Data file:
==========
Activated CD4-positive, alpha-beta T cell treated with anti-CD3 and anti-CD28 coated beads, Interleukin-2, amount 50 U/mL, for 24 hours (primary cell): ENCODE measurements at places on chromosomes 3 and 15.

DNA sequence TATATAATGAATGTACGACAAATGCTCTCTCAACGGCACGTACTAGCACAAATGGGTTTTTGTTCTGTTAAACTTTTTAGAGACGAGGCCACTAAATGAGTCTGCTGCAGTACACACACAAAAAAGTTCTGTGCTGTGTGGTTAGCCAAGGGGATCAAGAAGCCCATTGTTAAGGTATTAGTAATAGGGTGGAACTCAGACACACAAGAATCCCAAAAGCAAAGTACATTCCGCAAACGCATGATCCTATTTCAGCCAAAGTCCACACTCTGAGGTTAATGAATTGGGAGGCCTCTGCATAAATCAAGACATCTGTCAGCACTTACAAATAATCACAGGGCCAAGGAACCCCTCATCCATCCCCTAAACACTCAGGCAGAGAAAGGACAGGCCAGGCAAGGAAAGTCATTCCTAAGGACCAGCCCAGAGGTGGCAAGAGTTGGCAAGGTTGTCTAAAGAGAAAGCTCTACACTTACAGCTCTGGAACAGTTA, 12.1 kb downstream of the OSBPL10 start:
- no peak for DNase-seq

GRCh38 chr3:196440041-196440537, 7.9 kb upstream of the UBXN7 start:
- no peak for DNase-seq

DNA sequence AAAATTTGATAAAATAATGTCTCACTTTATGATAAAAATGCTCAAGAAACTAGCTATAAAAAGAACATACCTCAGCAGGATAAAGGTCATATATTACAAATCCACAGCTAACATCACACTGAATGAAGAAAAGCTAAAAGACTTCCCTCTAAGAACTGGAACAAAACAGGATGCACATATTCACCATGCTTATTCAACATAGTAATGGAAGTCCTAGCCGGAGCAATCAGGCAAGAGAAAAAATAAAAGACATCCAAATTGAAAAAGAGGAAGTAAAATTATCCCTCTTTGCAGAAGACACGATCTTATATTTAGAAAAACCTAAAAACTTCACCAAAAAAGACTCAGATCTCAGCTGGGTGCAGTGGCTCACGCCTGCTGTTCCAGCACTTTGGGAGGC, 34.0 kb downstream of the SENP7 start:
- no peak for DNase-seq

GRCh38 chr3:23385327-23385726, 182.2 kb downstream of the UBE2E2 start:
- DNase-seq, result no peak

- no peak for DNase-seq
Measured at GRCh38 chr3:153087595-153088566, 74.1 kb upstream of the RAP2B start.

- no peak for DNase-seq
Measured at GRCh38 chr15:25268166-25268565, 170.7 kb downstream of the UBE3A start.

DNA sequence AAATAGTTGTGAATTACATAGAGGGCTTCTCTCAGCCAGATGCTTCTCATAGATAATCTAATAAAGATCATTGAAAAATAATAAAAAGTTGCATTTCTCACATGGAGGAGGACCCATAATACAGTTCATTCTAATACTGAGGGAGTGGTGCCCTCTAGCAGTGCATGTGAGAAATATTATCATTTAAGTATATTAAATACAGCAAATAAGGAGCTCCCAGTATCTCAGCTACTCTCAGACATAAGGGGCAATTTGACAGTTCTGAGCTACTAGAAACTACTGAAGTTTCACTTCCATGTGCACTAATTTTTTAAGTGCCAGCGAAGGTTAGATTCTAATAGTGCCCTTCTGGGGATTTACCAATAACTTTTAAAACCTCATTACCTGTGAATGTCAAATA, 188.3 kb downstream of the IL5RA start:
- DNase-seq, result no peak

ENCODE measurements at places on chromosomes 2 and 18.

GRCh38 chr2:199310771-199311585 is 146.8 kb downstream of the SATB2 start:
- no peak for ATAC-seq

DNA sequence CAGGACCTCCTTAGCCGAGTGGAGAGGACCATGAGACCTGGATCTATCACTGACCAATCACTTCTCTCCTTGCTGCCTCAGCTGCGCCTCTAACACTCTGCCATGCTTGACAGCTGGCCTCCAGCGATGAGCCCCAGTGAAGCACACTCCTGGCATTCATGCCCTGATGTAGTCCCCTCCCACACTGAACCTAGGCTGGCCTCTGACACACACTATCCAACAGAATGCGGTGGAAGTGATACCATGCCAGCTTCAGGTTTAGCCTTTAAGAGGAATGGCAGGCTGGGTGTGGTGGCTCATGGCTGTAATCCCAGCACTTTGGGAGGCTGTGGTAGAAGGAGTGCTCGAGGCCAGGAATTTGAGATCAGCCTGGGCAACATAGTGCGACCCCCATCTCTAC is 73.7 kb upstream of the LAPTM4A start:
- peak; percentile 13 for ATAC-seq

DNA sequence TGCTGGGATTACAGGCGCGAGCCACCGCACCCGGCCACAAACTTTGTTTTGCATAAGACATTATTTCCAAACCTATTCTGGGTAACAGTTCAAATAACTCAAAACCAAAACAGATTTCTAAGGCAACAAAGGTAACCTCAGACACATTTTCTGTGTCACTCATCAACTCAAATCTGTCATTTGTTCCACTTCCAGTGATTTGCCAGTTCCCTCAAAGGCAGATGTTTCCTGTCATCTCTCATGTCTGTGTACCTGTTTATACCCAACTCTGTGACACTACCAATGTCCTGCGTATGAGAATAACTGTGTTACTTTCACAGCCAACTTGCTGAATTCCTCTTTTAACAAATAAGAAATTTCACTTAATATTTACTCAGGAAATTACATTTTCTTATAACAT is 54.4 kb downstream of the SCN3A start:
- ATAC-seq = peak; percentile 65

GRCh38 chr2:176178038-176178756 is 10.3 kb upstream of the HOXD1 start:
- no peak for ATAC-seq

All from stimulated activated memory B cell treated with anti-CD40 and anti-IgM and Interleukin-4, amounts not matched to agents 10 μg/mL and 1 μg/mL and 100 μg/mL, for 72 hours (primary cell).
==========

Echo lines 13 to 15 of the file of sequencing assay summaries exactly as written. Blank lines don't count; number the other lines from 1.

Measured at GRCh38 chr15:25268166-25268565, 170.7 kb downstream of the UBE3A start.

DNA sequence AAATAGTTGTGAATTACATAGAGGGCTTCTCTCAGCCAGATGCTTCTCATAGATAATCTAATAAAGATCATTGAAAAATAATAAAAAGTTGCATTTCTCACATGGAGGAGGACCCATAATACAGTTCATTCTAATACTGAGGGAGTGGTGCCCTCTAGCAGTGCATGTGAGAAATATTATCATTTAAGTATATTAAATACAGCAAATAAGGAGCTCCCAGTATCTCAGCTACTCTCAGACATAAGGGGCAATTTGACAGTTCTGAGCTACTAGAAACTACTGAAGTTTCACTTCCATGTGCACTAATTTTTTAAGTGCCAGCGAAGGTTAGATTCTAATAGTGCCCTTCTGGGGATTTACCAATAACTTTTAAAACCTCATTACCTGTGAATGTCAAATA, 188.3 kb downstream of the IL5RA start:
- DNase-seq, result no peak